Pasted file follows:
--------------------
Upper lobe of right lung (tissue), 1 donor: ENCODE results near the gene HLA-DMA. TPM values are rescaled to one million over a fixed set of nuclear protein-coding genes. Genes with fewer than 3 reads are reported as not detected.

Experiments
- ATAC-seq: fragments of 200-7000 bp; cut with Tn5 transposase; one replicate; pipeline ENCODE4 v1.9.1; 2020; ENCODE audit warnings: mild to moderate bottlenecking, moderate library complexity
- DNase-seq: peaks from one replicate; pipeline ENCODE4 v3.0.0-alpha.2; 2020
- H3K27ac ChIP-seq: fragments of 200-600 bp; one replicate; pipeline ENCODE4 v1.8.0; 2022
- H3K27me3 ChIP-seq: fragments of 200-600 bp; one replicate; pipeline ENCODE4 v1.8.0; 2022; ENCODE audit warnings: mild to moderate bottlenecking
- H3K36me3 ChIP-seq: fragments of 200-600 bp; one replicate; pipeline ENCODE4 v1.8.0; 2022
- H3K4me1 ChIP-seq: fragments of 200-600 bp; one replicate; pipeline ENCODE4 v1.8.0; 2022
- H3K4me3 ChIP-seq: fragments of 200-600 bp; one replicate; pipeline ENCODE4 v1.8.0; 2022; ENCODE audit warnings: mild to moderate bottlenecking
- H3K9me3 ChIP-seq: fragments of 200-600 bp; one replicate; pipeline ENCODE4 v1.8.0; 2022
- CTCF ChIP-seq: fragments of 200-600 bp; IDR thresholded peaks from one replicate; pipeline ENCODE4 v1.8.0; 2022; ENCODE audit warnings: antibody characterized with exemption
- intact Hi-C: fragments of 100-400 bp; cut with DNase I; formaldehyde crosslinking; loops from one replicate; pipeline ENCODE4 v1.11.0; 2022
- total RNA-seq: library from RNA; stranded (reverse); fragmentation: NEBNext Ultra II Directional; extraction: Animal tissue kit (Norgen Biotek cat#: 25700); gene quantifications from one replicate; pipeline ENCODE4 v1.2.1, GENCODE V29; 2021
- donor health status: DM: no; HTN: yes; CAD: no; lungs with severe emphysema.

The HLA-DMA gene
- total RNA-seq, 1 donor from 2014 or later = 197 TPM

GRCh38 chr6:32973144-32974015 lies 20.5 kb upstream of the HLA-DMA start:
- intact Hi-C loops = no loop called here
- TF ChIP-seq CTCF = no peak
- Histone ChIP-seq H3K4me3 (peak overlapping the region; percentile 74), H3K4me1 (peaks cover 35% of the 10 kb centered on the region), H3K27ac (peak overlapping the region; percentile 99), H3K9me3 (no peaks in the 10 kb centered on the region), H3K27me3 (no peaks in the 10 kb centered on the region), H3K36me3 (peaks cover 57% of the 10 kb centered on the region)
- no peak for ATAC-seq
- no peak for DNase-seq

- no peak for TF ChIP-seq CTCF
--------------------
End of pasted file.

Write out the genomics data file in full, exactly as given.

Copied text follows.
Upper lobe of right lung (tissue), 1 donor: ENCODE results near the gene HLA-DMA. TPM values are rescaled to one million over a fixed set of nuclear protein-coding genes. Genes with fewer than 3 reads are reported as not detected.

Experiments
- ATAC-seq: fragments of 200-7000 bp; cut with Tn5 transposase; one replicate; pipeline ENCODE4 v1.9.1; 2020; ENCODE audit warnings: mild to moderate bottlenecking, moderate library complexity
- DNase-seq: peaks from one replicate; pipeline ENCODE4 v3.0.0-alpha.2; 2020
- H3K27ac ChIP-seq: fragments of 200-600 bp; one replicate; pipeline ENCODE4 v1.8.0; 2022
- H3K27me3 ChIP-seq: fragments of 200-600 bp; one replicate; pipeline ENCODE4 v1.8.0; 2022; ENCODE audit warnings: mild to moderate bottlenecking
- H3K36me3 ChIP-seq: fragments of 200-600 bp; one replicate; pipeline ENCODE4 v1.8.0; 2022
- H3K4me1 ChIP-seq: fragments of 200-600 bp; one replicate; pipeline ENCODE4 v1.8.0; 2022
- H3K4me3 ChIP-seq: fragments of 200-600 bp; one replicate; pipeline ENCODE4 v1.8.0; 2022; ENCODE audit warnings: mild to moderate bottlenecking
- H3K9me3 ChIP-seq: fragments of 200-600 bp; one replicate; pipeline ENCODE4 v1.8.0; 2022
- CTCF ChIP-seq: fragments of 200-600 bp; IDR thresholded peaks from one replicate; pipeline ENCODE4 v1.8.0; 2022; ENCODE audit warnings: antibody characterized with exemption
- intact Hi-C: fragments of 100-400 bp; cut with DNase I; formaldehyde crosslinking; loops from one replicate; pipeline ENCODE4 v1.11.0; 2022
- total RNA-seq: library from RNA; stranded (reverse); fragmentation: NEBNext Ultra II Directional; extraction: Animal tissue kit (Norgen Biotek cat#: 25700); gene quantifications from one replicate; pipeline ENCODE4 v1.2.1, GENCODE V29; 2021
- donor health status: DM: no; HTN: yes; CAD: no; lungs with severe emphysema.

The HLA-DMA gene
- total RNA-seq, 1 donor from 2014 or later = 197 TPM

GRCh38 chr6:32973144-32974015 lies 20.5 kb upstream of the HLA-DMA start:
- intact Hi-C loops = no loop called here
- TF ChIP-seq CTCF = no peak
- Histone ChIP-seq H3K4me3 (peak overlapping the region; percentile 74), H3K4me1 (peaks cover 35% of the 10 kb centered on the region), H3K27ac (peak overlapping the region; percentile 99), H3K9me3 (no peaks in the 10 kb centered on the region), H3K27me3 (no peaks in the 10 kb centered on the region), H3K36me3 (peaks cover 57% of the 10 kb centered on the region)
- no peak for ATAC-seq
- no peak for DNase-seq

- no peak for TF ChIP-seq CTCF